Some time ago, in my travels, I met someone who was obviously very knowledgeable in his field and widely recognized. His rapport online was impeccable and his professionalism in communications was highly intellectual. I was so excited and impressed to meet him and was not disappointed in the face to face interactions I had with him. He presented himself polished and eloquent. I walked away feeling this was truly someone I needed to learn from and decided to spend more time getting to know him as a business professional. As time went on, I started hearing others vocalize their experiences with him. At first, I brushed them off, realizing that rumors are usually just rumors and experiences for others can be analyzed by many factors. However, it was very difficult to erase the credibility behind some of the things I heard. I resolved to use my own judgment but with caution. The initial impressions I had were as the saltiness of peanuts craving more of what seemed advantageous in every way. But when “uninvited” reflections were shared about this individual on a consistent basis, it was as sour as lemonade to my palette. How is your name associated with the business you conduct and the pursuits you aspire to succeed in? An ancient proverb quotes, “A good name is to be chosen rather than great riches, and favor is better than silver or gold.”
Each day, we have an opportunity to brand ourselves to others in our circles, professionally, personally and socially. Taking these opportunities for granted or assuming the old cliché, “everyone does it,” may get us by and perhaps even earn some opportunities at times. Especially, since our world around us seems to force us to “push our way to the top.” Now, let’s amplify the effects of this paradigm by adding in the repetition factor. Since we interact with so many people, we can be certain that each person has filed data into his/her memory bank about how they will associate our name when they hear it or see it in the future. Of course, it is important to realize we cannot please everyone all the time and we must be who we are. However, it is also important to recognize that we can purpose to go out of our way and choose to think beyond ourselves, to put others first. Take a moment and consider those in your circles whom you respect and trust the most. Who are they and why do you feel that way about them?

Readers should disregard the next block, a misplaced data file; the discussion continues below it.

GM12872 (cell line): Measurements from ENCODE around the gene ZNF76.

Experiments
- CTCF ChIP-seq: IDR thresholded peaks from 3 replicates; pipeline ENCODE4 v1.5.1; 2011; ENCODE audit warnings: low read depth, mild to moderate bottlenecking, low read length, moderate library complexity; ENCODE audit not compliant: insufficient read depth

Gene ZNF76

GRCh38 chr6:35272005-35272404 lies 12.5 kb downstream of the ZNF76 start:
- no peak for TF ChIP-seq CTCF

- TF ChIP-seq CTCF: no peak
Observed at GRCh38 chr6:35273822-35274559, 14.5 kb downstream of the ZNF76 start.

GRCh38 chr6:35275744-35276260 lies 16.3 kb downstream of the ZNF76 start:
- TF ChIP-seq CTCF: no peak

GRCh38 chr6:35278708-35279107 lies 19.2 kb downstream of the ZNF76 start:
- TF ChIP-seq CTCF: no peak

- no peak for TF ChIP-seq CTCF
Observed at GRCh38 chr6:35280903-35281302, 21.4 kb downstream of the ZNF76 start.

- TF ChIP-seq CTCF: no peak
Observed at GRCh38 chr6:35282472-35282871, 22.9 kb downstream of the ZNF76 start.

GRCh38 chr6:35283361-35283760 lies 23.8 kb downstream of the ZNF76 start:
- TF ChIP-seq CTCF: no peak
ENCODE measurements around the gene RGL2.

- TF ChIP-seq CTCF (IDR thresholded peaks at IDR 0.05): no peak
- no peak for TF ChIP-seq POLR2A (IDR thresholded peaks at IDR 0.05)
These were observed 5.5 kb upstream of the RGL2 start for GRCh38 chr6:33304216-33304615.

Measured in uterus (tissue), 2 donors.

Now think about those whom you respect and trust the least. As names flash through your mind, begin to process how you want to be recognized in business and personal circles. What habits, behaviors, deeds and attitudes in each group do you want to adopt or remove from your name? Write them down and determine to train a new “brand” for yourself much like you would for your sales or marketing techniques. It is never too late.
To demonstrate the importance of this philosophy, let’s look at the chart below:
While skills, experience, talents and business savvy all have the potential to carry us a distance, nothing is more damaging than hearing too many bad reports about a name. As an example, what resonates with you with names like Mother Teresa and Adolf Hitler? Both were great leaders and the contributions they have made are significant to our society but are recognized quite differently.
Take a few moments and create a list or a paragraph of what “data” you want your name to carry. Then set up a plan on what changes you will make to work on that list every day broken down into smaller goals. For example: Perhaps it’s something as simple as to smile more. Create a reminder in your calendar or on your mirror at home and consciously work at smiling every moment you think of it throughout each day. Eventually, it will become a habit for you and a benefit to others. Establishing a good name takes time, effort and determination, yet the payoff is always well worth it now and in the future.